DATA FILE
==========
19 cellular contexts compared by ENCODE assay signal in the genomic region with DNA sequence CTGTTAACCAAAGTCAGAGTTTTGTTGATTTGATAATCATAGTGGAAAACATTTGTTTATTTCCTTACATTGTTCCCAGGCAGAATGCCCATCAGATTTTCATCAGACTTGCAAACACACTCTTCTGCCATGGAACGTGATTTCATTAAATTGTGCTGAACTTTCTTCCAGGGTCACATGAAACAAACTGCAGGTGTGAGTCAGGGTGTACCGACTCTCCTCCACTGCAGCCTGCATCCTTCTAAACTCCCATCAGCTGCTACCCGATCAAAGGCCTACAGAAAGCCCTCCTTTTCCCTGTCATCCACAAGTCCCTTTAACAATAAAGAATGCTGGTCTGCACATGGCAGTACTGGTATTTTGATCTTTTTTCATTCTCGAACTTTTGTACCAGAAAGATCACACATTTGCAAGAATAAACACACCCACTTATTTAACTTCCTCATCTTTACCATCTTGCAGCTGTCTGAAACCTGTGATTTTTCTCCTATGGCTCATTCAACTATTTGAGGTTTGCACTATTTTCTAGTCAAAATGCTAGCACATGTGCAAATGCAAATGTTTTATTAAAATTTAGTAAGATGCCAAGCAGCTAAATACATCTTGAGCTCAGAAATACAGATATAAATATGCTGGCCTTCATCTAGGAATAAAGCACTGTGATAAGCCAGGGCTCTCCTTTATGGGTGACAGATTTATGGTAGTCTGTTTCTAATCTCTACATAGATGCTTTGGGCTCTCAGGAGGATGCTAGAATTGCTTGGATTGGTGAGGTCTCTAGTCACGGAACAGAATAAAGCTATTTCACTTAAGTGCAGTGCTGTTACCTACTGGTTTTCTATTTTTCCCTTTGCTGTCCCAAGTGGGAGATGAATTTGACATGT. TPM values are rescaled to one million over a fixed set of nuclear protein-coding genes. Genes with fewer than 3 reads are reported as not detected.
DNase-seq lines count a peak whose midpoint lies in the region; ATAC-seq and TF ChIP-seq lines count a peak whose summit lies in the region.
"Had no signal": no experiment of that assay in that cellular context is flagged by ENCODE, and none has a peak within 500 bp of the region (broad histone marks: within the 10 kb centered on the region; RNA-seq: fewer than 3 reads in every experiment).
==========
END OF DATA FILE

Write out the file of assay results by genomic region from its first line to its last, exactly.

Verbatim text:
19 cellular contexts compared by ENCODE assay signal in the genomic region with DNA sequence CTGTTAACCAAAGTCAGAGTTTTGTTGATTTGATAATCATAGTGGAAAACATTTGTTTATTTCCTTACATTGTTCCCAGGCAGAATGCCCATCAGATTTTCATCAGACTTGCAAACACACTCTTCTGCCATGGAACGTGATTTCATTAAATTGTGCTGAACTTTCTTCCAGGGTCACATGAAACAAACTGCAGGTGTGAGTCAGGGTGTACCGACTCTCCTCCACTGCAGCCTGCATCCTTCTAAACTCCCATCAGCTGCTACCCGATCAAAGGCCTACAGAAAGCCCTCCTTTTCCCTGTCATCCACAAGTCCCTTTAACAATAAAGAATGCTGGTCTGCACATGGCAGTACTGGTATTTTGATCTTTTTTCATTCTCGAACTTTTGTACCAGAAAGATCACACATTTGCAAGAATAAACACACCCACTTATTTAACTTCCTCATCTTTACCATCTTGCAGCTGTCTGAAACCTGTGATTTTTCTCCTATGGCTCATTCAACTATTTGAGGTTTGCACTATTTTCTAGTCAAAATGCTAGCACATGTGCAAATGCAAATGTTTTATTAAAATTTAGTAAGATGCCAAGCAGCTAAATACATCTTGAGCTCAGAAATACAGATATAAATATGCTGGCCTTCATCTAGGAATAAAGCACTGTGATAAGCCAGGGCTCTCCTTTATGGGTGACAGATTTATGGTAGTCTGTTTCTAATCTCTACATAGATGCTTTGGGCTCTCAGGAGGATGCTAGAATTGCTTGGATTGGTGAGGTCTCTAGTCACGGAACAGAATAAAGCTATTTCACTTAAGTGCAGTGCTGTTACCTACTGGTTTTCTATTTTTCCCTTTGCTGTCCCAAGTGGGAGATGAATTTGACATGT. TPM values are rescaled to one million over a fixed set of nuclear protein-coding genes. Genes with fewer than 3 reads are reported as not detected.
DNase-seq lines count a peak whose midpoint lies in the region; ATAC-seq and TF ChIP-seq lines count a peak whose summit lies in the region.
"Had no signal": no experiment of that assay in that cellular context is flagged by ENCODE, and none has a peak within 500 bp of the region (broad histone marks: within the 10 kb centered on the region; RNA-seq: fewer than 3 reads in every experiment).